Jena Khabazeh's Blog
When you've owned your house a long time, getting it ready to sell may seem like a daunting task. If relocation is on the horizon for you, get an early start and organize your spaces.
Ideas to help you get organized right away!
Resist the temptation to add items to your home that might not be needed or used in the short term. If you tend to purchase commonly used items in bulk, try to reduce the quantity you store to no more than you can use up within a month or so.
Sort your belongings and donate or throw away items or clothing you no longer need. Move items designated for donation into the trunk of your car right away so you have them with you the next time you pass by a donation center.
Start small. Choose one thing to organize at a time but make sure you can tackle the project in one day. A drawer, cabinet, or closet would be a great place to start. Every week — or if you're especially motivated, every day — choose another place to organize. Throw away or donate unused items as you go.
Get a handle on paper. You will need to keep some physical documents like marriage licenses, certified birth certificates, and passports but for other things like invoices and receipts, a digital version is all you need. If mail is an issue, consider switching to electronic delivery for bank or credit card statements and removing yourself from mailing lists for catalogs or other marketing that you don’t need to receive anymore.
Check the sentiment. When an object is received from a special person or under special circumstances it can be hard to part with even if it’s not an object that is used or displayed often. If there are items like this in your home, consider passing them on to someone who will use them. Memorialize the sentimental value with photos or journal entries, the memory is often more important than the thing.
Organizing is step one toward preparing for a sale.
Your real estate professional can help you plan for a home sale. They’ll walk through your house with you and show you what items to repair, what to update, and what you might want to pass on or put into storage, contact your agent today to get started.
Buying property can be fun, but it can also be exhausting. You want to find a place that fits your personal lifestyle and invest in a home that'll bring you years of happiness. As you're looking at shorefront real estate:
1. Understand Your Access Rights to the Water
On the surface, it may look like a no-brainer that you have access to the water, but many people learn the hard way that their beautiful waterfront views don't have easements that allow access to the lake, pond, or ocean. Most people don't want a beautiful view of the water without being able to use it.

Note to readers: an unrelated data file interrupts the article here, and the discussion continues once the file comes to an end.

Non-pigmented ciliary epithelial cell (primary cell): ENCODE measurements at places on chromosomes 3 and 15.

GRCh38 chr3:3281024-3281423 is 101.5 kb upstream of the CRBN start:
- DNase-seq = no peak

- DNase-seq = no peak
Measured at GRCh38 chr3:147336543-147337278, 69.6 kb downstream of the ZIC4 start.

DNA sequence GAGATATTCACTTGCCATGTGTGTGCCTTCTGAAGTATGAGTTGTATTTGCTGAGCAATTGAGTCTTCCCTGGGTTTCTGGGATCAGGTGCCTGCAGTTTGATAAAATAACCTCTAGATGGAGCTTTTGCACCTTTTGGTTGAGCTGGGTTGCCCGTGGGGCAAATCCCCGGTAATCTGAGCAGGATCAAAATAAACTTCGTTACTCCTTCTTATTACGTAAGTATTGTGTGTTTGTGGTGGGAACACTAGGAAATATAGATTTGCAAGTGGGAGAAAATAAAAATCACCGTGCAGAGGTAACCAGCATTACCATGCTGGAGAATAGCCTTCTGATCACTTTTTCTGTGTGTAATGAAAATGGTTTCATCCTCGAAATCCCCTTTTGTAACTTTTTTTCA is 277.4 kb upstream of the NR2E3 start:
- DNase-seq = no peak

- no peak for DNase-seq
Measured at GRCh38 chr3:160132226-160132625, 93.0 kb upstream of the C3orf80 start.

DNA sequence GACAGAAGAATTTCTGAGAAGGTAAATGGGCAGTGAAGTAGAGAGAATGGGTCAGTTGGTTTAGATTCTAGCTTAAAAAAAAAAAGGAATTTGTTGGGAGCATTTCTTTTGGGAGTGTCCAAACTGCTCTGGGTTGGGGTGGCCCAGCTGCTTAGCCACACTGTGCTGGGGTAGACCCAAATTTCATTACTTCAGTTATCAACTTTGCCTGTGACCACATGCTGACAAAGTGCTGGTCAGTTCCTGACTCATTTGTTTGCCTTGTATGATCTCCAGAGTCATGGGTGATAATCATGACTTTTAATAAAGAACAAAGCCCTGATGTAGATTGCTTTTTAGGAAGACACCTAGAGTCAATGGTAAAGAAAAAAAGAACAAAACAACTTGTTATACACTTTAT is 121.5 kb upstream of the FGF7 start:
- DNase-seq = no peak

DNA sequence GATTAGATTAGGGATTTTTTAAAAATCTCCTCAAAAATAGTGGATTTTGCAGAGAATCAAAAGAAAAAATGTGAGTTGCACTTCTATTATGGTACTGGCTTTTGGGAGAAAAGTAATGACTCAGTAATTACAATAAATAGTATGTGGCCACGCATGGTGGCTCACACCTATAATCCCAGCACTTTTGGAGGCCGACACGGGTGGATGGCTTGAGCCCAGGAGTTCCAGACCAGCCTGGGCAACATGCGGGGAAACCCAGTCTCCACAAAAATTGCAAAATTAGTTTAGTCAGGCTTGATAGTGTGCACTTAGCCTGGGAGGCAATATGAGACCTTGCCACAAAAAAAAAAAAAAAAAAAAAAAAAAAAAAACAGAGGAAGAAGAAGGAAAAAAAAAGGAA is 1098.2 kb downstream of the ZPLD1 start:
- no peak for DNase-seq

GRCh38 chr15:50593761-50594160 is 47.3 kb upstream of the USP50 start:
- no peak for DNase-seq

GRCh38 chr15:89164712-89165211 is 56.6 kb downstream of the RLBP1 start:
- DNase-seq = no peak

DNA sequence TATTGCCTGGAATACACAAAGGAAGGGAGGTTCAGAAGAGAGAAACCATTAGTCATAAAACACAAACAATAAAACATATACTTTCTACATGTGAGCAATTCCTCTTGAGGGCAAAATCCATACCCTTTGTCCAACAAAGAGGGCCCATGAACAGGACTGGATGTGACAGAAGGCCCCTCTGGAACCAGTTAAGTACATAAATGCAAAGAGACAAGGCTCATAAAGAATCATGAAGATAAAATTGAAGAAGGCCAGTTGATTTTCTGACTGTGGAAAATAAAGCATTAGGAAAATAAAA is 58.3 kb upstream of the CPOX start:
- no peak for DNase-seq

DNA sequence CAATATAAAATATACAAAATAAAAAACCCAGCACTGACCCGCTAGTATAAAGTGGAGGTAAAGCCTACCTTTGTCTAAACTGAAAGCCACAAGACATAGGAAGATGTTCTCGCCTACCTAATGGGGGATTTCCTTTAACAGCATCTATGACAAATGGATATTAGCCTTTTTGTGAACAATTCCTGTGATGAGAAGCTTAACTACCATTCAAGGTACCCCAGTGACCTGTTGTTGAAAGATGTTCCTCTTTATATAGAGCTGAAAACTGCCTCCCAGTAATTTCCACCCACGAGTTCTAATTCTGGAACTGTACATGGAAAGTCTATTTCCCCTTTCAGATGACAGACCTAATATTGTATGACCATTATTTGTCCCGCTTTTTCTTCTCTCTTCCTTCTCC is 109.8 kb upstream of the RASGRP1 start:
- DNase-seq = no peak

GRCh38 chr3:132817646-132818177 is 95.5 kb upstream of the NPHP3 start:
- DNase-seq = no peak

2. Know Your Waterfront Buffer Zones
State and local regulations may prohibit your landscaping plans from making forward progress if you're too close to tidal waters. Know the buffer zones before you buy so you're not stuck with a landscape you don't love.
3. Learn Your Littoral Rights
If you purchase waterfront real estate, you may very well be granted littoral rights—that is, you'd have unrestricted rights to use that water as though it was land. The government may also own the water up to a certain point, so it's best to gain this knowledge up front.
4. Know if You have Riparian Rights
If you purchase a non-riparian waterfront property, you likely won't be able to have a private dock or pier on the water. Since this is one of the major reasons people want to own waterfront property, it's important to understand these rights before you buy.
5. Understand Your Obligations Regarding Water Depth
You don't have any control over Mother Nature, but you do often have certain obligations in terms of what you're permitted to do in certain water depths. You may need to build a deck farther out into the water than you'd first anticipated in order adhere to depth regulations.
6. Look at the Fixtures Surrounding the Property
Certain watercraft, such as sailboats, need far more clearance than others. If your potential property is directly next to fixed-height bridges that wouldn't enable you to enjoy leisure time on your sailboat, that may not be the best home for you. Alternatively, people who enjoy kayaking wouldn't need to be concerned with fixed-height structures. In fact, those areas might be best for this type of buyer.
7. Research Regulations Impacting Docks and Piers
It's not atypical to have to purchase pier permits. Depending on your location, these regulations may be governed by federal, state, or local institutions. It's best to have an idea of the cost before you get your heart set on a single property.
8. Include Flood Insurance in Your Monthly Costs
Natural disasters can bolster the cost of flood insurance. Even if you think you'll never need it, a waterfront property is always best protected when flood insurance is calculated into the cost.
9. Know How Secluded You Really Want to Be